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Will enabling AHCI boost performance?

Matt

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I was thinking of enabling ACHI in my BIOS instead of IDE for my SATA drives. Will this give a performance boost? I tried enabling it but got a BSOD because I don't have the drivers in Vista, I'll need to get them from Asus (I have a p5q-e). Here are my current HD Tune benchmarks, incase you want to see current performance.





On another note, how come the blue line is so different on the WD drive benchmark? Is it because my OS is running off that drive at the same time as HD Tune?
 
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enaberif

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No AHCI will not give you a speed boost.

Speed boost will come from possibly enabling write cache on the drive but they don't recommend that unless you have a UPS.
 

Matt

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Thanks for the help, I'll just leave it be. I'll leave write cache off as well since I don't have a UPS, although I should probably look into getting one someday.
 

donimo

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vista BSOD's because you have to install it from scratch with AHCI installed, cant switch after install.

I tried both, all it did was add 30 seconds to the bootup time...
 

1Tanker

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Matt said:
how come the blue line is so different on the WD drive benchmark? Is it because my OS is running off that drive at the same time as HD Tune?
OS running can give less perfect results in HDD tests, but it shouldn't be that ugly(also, notice that CPU usage is still low). I test my OS drives all the time, with little interference. Has the WD been defragged lately?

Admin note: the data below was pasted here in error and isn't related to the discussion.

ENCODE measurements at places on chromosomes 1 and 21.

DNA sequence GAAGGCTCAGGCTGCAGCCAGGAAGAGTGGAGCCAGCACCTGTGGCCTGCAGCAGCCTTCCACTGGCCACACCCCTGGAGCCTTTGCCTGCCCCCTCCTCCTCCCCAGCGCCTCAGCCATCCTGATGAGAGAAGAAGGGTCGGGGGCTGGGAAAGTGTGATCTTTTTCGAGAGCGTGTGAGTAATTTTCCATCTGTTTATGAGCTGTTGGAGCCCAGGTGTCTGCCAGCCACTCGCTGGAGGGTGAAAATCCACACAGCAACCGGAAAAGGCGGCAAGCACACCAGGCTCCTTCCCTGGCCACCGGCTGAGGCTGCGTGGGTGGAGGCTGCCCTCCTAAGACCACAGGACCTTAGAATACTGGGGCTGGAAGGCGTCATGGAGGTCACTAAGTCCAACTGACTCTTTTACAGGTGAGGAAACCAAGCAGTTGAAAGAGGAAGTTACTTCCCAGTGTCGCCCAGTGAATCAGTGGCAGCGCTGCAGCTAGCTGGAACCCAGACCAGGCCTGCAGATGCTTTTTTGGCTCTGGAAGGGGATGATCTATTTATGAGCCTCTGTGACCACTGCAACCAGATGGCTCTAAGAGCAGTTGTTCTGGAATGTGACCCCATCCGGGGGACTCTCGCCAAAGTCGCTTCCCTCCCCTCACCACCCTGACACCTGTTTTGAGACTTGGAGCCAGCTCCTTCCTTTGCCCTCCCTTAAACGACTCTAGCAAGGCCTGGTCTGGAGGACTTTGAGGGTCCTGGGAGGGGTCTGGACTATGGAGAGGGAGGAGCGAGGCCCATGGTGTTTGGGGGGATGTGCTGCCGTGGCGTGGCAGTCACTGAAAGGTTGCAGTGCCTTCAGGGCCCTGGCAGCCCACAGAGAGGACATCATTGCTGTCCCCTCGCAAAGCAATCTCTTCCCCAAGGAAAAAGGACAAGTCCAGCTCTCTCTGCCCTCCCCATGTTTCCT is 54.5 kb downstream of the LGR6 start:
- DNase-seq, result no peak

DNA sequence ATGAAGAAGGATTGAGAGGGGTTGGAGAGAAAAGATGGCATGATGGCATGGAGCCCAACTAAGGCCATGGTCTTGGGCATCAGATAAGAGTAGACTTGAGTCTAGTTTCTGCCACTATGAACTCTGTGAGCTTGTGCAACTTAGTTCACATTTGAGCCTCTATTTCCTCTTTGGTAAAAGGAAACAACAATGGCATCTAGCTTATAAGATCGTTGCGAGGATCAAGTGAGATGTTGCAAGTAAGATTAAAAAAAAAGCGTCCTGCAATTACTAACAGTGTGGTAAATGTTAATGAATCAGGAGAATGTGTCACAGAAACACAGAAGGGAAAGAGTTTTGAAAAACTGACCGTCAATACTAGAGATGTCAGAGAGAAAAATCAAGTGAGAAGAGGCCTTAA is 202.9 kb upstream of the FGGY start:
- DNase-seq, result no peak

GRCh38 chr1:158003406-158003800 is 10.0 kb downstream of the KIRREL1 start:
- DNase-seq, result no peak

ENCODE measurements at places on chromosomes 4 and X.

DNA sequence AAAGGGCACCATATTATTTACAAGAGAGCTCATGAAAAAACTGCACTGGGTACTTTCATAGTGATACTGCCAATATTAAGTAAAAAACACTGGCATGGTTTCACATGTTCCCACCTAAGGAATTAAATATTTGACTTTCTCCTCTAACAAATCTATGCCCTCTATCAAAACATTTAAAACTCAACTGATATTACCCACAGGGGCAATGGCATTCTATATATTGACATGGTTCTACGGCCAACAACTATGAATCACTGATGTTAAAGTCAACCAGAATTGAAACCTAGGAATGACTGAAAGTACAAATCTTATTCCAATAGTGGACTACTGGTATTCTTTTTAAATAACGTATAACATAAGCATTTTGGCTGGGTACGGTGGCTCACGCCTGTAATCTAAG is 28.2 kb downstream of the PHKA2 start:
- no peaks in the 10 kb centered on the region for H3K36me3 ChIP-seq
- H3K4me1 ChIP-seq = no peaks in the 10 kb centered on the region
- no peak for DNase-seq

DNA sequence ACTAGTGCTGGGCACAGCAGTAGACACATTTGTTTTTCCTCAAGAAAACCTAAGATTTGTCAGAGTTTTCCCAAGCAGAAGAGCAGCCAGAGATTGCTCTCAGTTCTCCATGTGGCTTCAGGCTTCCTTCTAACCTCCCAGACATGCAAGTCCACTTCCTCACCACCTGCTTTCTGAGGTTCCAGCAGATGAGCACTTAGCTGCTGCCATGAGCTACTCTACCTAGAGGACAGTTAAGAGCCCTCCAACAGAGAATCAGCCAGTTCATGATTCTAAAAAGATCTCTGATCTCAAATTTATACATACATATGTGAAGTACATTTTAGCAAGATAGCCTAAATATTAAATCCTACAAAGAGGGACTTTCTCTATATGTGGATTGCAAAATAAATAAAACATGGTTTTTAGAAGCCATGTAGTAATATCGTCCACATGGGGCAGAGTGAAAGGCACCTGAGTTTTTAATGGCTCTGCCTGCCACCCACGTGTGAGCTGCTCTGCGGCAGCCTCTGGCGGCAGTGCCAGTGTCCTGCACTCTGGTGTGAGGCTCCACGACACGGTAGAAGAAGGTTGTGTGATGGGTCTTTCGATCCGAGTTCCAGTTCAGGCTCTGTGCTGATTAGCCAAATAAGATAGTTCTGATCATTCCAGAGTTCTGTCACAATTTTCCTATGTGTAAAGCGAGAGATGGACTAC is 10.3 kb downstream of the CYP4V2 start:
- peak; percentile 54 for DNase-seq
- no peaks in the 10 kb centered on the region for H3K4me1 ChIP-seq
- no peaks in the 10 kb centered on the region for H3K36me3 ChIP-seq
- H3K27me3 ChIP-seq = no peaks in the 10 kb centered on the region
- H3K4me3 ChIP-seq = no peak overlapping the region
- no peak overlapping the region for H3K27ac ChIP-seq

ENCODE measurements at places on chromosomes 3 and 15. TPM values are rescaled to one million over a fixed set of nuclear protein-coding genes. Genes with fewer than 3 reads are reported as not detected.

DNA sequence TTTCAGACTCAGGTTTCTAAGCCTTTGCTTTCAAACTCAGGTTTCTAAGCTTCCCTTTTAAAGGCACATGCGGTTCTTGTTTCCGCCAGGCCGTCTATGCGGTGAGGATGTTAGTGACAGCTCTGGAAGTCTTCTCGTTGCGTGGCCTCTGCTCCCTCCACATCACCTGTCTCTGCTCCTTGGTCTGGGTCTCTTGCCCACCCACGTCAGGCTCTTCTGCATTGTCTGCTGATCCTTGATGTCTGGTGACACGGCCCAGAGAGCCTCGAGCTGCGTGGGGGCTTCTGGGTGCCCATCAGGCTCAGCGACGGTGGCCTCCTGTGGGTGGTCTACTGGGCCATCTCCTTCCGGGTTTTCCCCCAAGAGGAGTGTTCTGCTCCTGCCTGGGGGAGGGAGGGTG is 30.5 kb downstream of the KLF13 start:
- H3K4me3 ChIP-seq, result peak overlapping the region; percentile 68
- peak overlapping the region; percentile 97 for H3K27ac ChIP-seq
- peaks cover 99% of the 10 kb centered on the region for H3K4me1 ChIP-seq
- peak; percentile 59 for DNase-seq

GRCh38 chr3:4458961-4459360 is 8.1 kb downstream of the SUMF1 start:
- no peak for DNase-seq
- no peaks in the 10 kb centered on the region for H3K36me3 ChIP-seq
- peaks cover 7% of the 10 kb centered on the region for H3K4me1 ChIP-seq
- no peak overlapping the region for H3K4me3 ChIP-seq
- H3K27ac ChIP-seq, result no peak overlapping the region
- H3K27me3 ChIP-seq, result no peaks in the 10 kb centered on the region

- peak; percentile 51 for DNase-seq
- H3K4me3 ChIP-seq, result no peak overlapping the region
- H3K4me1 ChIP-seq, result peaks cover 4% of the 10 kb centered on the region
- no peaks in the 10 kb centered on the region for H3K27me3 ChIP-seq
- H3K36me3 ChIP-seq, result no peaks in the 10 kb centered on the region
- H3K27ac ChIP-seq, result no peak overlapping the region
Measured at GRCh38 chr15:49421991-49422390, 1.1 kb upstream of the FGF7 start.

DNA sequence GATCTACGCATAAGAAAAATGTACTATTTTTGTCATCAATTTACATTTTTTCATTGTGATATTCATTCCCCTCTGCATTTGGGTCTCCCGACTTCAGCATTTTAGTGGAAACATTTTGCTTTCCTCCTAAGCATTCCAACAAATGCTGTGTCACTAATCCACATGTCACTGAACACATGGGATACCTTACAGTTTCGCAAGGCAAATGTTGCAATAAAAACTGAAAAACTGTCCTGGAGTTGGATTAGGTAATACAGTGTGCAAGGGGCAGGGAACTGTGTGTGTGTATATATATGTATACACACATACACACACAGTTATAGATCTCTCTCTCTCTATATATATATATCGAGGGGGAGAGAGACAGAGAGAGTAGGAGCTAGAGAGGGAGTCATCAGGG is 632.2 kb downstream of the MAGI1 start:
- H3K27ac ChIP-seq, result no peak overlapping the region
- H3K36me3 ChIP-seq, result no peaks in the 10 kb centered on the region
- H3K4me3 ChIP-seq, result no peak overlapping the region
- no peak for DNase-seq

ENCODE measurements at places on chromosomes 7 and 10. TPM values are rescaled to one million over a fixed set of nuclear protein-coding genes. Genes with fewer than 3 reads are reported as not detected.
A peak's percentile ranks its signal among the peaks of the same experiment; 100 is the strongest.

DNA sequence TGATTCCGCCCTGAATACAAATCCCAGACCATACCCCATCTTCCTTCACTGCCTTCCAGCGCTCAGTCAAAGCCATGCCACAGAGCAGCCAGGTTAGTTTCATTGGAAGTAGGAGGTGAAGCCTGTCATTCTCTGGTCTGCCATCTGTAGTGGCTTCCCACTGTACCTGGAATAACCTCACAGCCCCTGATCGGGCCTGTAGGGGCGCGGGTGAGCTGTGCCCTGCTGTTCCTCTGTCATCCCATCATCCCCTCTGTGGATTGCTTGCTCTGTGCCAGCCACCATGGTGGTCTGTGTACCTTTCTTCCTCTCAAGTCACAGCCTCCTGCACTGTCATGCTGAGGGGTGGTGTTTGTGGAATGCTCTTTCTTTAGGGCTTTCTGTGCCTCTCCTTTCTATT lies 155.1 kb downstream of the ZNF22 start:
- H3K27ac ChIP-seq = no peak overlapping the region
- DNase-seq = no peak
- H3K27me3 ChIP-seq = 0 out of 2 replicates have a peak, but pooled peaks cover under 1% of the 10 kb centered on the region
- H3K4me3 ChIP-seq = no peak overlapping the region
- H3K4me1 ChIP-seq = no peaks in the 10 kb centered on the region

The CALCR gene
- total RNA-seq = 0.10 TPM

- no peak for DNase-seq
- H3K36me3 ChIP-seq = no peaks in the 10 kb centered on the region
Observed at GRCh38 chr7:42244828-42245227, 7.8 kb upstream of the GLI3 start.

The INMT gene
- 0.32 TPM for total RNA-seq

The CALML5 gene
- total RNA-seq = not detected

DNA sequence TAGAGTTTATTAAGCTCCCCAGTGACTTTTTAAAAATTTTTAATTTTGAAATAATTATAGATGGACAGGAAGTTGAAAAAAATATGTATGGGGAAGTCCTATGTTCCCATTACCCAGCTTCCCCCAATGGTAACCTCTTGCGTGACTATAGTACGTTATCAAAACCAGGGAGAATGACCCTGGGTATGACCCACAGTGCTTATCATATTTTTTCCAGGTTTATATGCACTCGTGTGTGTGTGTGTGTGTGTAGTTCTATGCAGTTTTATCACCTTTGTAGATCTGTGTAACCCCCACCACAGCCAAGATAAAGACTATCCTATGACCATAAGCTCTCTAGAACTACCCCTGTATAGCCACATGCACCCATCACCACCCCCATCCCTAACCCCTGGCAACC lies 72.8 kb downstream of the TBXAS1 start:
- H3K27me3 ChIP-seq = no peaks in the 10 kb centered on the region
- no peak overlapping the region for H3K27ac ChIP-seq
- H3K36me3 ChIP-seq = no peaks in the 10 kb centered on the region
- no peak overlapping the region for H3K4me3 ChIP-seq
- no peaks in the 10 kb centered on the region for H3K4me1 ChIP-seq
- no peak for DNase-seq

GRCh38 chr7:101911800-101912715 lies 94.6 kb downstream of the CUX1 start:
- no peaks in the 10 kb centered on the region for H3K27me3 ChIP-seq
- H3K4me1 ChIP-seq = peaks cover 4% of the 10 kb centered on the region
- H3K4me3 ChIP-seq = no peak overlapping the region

DarKStar

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Actually the answer to your question is YES and NO. AHCI mode is native SATA as opposed to IDE emulation. It also adds support for NCQ & Hot Swapping. In certain situations NCQ can speed things up and reduce head movements on random access and multitasking applications and simultanuous access - in other situations it may slow things down also it does add some lag (higher access) - So to be honest unless you need hot swapping capability and NCQ, stay in IDE mode sine you are using it right now - drives are getting faster as it is anyways, and for your use you probably won't notice any increase or the opposite.

Also whatever you do do not disable write caching you will take a hit in performance! I do not have an UPS, never used one and have write caching enabled, never had any issues. Just keep your drive backed up. That UPS might be a good idea - the reason I am not worried is because I have a 1:1 offline backup. :)
 

Chilly

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OS running can give less perfect results in HDD tests, but it shouldn't be that ugly(also, notice that CPU usage is still low). I test my OS drives all the time, with little interference. Has the WD been defragged lately?
Yes, it can be that ugly depending on background application usage, how full your drive is, and etc. Matt, I wouldn't worry about the spikes, and as for switching to AHCI, any performance gains are not worth the effort of reinstalling/repairing windows.

For more info on the "dips" and why you shouldn't worry about them, read my posts in this thread http://www.hardwarecanucks.com/forum/storage/12014-hdtach-3-0-my-hdds.html Long story short, benchmarks can be misleadings. :thumb:
 

Matt

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OS running can give less perfect results in HDD tests, but it shouldn't be that ugly(also, notice that CPU usage is still low). I test my OS drives all the time, with little interference. Has the WD been defragged lately?
I actually had just cloned the Seagate over to the WD so I booted from the seagate and ran HD Tune on the WD and the spikes leveled out:

 

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